- Minnesota’s numbers represent formula funding for a dozen or so different programs including special education, compensatory aid (to help schools with high concentration of low- income children), Limited English Proficiency aid, operating capital, etc.
- Faced with a budget shortfall, the Texas Legislature when crafting this year’s budget left $4.7 billion out of the Medicaid budget, a couple million out of the education budget, and deferred spending, all due in 2012.
- Delayed a $2.3 billion payment owed to public schools in 2012-2013 by one day so that the bill is not due until fiscal year 2014.
- The 2012 Supplemental Budget (HB2127) House Democrat budget proposal included a provision to delay a $330 million payment to K-12 schools by one day, from June 30, 2013 to July 1, 2013, thus pushing this spending into the next two-year budget period. The primary problem critics noted in the bipartisan Senate budget proposal was the decision to skip a $133 million payment to the state pension fund.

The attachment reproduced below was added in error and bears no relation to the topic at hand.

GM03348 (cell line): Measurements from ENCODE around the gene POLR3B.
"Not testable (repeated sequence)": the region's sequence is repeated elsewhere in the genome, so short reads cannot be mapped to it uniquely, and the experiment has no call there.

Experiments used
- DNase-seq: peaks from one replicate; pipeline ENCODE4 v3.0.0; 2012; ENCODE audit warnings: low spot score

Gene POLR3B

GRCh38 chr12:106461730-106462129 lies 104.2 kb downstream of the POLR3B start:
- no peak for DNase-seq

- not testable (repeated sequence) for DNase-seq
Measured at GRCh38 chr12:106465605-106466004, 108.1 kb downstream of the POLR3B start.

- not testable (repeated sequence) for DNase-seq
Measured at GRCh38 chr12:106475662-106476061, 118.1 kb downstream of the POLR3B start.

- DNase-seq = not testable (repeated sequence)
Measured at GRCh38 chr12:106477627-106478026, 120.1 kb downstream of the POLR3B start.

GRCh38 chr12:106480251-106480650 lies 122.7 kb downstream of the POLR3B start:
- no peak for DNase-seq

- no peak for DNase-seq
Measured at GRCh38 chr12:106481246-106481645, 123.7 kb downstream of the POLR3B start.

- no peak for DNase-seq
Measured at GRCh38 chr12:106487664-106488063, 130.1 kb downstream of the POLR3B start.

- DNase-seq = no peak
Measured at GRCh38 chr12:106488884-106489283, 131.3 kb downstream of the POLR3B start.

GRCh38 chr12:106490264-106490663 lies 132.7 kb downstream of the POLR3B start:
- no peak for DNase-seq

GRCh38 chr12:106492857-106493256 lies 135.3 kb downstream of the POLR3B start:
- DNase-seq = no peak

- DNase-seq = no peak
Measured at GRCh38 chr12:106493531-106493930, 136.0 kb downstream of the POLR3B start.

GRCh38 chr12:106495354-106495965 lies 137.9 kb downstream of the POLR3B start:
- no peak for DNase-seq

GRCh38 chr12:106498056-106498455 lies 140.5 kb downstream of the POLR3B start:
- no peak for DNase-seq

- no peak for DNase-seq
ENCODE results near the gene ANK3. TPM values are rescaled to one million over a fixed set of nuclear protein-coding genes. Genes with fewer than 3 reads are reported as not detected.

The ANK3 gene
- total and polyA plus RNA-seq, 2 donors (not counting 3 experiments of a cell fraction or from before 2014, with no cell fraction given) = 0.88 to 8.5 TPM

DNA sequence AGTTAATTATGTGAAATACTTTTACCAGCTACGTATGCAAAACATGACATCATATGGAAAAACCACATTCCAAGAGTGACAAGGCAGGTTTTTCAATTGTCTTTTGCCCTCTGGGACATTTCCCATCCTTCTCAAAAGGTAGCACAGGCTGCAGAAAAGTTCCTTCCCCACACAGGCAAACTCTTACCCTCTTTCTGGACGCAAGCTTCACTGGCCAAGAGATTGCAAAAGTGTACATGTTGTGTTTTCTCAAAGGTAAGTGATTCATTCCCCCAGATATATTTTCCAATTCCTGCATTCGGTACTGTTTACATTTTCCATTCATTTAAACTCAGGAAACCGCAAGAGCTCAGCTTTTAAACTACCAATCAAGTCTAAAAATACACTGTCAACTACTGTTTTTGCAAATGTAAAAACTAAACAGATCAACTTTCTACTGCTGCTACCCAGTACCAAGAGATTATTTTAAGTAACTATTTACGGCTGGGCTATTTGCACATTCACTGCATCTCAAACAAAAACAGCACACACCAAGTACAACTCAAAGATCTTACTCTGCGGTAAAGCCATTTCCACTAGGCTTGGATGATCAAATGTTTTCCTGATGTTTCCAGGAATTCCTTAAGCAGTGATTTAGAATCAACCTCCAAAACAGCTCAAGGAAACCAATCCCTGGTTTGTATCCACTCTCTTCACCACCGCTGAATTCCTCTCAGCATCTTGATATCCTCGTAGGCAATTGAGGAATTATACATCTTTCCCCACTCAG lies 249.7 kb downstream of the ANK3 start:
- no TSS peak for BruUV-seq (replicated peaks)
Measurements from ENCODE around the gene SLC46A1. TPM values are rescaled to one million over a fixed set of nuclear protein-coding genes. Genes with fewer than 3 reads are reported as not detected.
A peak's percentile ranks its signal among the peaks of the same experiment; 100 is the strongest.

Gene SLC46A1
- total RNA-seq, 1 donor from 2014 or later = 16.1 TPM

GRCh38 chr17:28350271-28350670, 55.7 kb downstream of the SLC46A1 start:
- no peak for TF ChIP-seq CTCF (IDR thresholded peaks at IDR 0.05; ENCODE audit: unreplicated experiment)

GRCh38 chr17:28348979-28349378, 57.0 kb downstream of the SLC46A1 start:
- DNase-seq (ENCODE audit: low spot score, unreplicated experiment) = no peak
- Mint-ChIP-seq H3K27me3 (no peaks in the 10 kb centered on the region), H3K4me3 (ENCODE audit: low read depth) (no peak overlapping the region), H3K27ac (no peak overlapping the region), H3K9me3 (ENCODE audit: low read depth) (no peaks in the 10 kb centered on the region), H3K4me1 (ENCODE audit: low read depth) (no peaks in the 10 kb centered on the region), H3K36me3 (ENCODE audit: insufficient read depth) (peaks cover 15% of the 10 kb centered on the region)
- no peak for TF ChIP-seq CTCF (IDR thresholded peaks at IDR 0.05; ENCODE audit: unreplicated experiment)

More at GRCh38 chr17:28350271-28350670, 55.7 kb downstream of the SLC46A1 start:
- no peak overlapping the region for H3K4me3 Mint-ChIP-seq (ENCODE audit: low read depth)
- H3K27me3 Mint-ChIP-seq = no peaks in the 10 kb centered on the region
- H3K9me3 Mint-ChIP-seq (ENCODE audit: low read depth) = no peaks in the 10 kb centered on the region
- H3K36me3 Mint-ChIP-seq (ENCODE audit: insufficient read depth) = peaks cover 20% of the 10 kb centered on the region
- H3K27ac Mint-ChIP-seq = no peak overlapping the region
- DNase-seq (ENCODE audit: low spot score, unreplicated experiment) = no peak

BORROWING FUNDS TO BALANCE THE BUDGET
States borrow money for the same reasons that individuals borrow money. Typically, when a state borrows money, it is through the issuance of bonds that are backed by the full faith and credit of the state issuer. In exchange for the loan, the state agrees to pay an annual interest rate. It is possible for the state to pay off the bond before it matures (and the interest becomes due), pursuant to a each bond agreement, but typically, a state must pay at least five years of interest on a bond before the option to pay face value owed is viable. Bond sales are closely tied to bond ratings.